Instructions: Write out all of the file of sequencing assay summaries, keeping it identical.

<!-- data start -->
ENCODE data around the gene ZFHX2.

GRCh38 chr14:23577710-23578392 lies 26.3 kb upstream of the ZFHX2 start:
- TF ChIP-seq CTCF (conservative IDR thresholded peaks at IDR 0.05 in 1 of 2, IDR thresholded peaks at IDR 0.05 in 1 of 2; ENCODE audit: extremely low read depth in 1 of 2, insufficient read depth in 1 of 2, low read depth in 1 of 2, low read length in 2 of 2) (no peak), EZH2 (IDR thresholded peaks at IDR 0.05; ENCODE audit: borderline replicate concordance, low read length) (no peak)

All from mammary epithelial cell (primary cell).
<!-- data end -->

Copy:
ENCODE data around the gene ZFHX2.

GRCh38 chr14:23577710-23578392 lies 26.3 kb upstream of the ZFHX2 start:
- TF ChIP-seq CTCF (conservative IDR thresholded peaks at IDR 0.05 in 1 of 2, IDR thresholded peaks at IDR 0.05 in 1 of 2; ENCODE audit: extremely low read depth in 1 of 2, insufficient read depth in 1 of 2, low read depth in 1 of 2, low read length in 2 of 2) (no peak), EZH2 (IDR thresholded peaks at IDR 0.05; ENCODE audit: borderline replicate concordance, low read length) (no peak)

All from mammary epithelial cell (primary cell).